The Kansas City sixth-graders had already enjoyed a rich wave of scientific discovery — “magical,” their teacher said.
And that wasbefore
That was before shooting commercial spots in L.A. Before hanging out and rapping with pop music star will.i.am.
Before the trip to the White House to meet President Barack Obama.
Before anyone imagined that any of this was possible.
The students on the robotics team at the Afrikan Centered Education Collegium Campus, with no expectations of immediate fame, had caught a zeal for science that industries desperate for the next generation of innovators want to spread among children across the country.
“We’re the examples,” 12-year-old Isis Thompson said. “You can do this stuff and still be cool.”
The journey started when their school created a team last fall to compete in FIRST Lego League robotics. The contest required them to build a robot that would navigate a prescribed course while tackling tasks representing challenges in producing and delivering clean, healthy food to the nation’s dinner tables. Along with the robotic contest, teams also conducted research and developed project ideas.
Teacher and robotics coach Debbie Cox had so many children participating she divided them into groups, with the boys meeting after school on Tuesdays and the girls on Thursdays.
With the real-world news of contaminated cantaloupe as a backdrop, they brainstormed on ways to protect grocery produce. The boys were all about sanitizing student lunchboxes. The girls were looking for ways to apply bacteria-killing ultraviolet-C shortwave light. They created a rap song to give their work added flair.
When Cox united the two groups, 11-year-old Devin Powell said, their ideas “slapped together like a peanut butter and jelly sandwich.”
How about a “UVC Light Sanitizing Lunchbox”?
They now have a patent pending, for real. They have a prototype, complete with a UVC light switch and a safety switch that makes sure the light is on only when the box is closed.
“We put our minds to it,” 12-year-old Malik Ross said. “We took it seriously.”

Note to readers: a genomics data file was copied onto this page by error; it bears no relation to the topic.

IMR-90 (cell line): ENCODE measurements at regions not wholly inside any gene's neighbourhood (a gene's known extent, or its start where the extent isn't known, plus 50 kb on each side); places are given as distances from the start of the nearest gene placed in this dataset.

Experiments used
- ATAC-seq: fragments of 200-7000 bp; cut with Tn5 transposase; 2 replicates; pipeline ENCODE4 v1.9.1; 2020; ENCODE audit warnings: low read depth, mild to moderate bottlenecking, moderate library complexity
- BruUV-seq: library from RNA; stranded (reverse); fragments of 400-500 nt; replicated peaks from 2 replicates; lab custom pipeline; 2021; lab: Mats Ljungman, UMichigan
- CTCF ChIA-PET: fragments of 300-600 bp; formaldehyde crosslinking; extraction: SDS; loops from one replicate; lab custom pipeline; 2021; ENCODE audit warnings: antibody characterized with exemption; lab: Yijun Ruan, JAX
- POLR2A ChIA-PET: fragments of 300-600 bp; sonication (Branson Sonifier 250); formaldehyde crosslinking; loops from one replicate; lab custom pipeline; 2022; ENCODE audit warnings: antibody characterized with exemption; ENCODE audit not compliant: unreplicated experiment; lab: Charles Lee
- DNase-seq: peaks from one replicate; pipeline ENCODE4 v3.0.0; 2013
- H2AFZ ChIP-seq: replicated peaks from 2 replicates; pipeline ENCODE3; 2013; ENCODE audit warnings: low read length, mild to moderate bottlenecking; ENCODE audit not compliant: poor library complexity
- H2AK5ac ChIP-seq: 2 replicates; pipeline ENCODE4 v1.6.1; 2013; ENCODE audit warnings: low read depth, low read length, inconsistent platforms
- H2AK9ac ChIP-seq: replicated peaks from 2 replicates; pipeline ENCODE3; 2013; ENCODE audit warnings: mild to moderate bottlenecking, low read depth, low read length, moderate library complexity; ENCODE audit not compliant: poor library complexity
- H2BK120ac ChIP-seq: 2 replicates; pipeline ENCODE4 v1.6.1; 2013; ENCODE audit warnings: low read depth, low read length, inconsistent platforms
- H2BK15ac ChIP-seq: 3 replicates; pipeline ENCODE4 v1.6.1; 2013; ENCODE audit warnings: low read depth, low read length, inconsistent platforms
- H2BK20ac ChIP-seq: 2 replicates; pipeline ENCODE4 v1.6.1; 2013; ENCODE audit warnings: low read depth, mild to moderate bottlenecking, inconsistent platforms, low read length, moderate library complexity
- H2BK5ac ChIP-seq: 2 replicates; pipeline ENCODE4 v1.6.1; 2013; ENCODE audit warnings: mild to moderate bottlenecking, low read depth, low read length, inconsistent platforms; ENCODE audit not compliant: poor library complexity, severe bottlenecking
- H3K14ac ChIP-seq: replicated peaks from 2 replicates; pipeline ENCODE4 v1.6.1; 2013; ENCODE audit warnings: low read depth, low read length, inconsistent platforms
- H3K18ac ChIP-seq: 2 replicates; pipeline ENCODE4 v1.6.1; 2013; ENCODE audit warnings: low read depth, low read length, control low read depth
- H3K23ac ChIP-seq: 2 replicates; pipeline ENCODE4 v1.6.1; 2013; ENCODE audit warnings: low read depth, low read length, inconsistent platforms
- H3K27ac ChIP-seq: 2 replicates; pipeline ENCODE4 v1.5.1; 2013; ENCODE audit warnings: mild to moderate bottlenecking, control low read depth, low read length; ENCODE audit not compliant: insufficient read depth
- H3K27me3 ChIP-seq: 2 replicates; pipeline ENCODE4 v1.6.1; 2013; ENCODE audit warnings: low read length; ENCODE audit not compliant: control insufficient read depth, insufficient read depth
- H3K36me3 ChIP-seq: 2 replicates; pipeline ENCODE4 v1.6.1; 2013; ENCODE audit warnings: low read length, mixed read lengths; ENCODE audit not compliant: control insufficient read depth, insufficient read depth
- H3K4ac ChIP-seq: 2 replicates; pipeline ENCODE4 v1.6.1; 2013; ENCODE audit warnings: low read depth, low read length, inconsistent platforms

If the story had ended at this point, Cox would have been more than satisfied.
She’d watched them taking their markers to whiteboards, filling them with their ideas, working as teams.
“I’d never had a team that brainstormed like this for weeks,” Cox said. “You could feel a sense of wonderment. They kept going and going.
“It was magical.”
Then came “the whirlwind.”
One of those corporations trying to nurture future engineers, scientists and mathematicians — Time Warner Cable — was looking for talent for a national media campaign.
Los Angeles producers, tipped by local Time Warner reps, wanted a look at the Kansas City kids. According to the pace things seem to move in L.A., Cox said, she scrambled to get team members together to talk by Skype during their winter break the day after Christmas. The producers, duly impressed, wanted Isis and 11-year-old Ma’Kese Wesley to represent the team.
Two days after New Year’s Day, the girls and some of their family members were on a plane to L.A. — Ma’Kese’s first plane trip in her life.
They saw it all — the strange streetwalkers, the guy with pink-spiked hair cradling a pink-spiked-hair cat, the wannabe actors in movie costumes pressing passers-by to pose for novelty portraits. They got acting advice from “Batman.”
Time Warner’s media campaign features Black Eyed Peas performer will.i.am, and the girls went to his studio in his “humongous” house to film the promotional spots.
At one point the girls mentioned the musical work their robotics team had included in the science project.
He stopped everything, Ma’Kese said, mimicking will.i.am’s arms-crossed pose, “and he said, ‘So you rap?’”
Because, as he told the girls, one never puts off inspiration, they immediately took to his music studio and in moments he was rapping with Isis’ lyrics.
“Do you really wanna know what’s going on? Bacteria’s messin’ with our melon zone”
Barely a month later, with the rap rhythm still beating in their hearts, the White House called, summoning the girls and the robot team’s lunchbox to be part of the White House Science Fair.
Both girls described themselves as “freaking out again,” catching their breath in self pep talks, preparing to meet the president.
“I’m telling myself, ‘It’s all business,’ ” Isis said. “ ‘Stay focused. Make eye contact.’ ”
After waiting seemingly hours with other presenters in the State Dining Room of the White House, he was there, so tall, they said. Smiling. Shaking their hands.
“His hands were all soft,” Ma’Kese said.
Their team’s lunchbox now has a label affixed with a note and an arrow pointing to the front left corner: “President touched here.”
It’ll be hard to top all this. Next year’s robotics team likely won’t be crossing the country by jet. But team members will join Cox in recruiting a new class to join in for the same reasons they joined.
They are thrilled to be part of the message that so many people all the way up to the president are trumpeting about the power of science.
“It happened for our kids from Kansas City,” Cox said. “It’s the best feeling in the world.”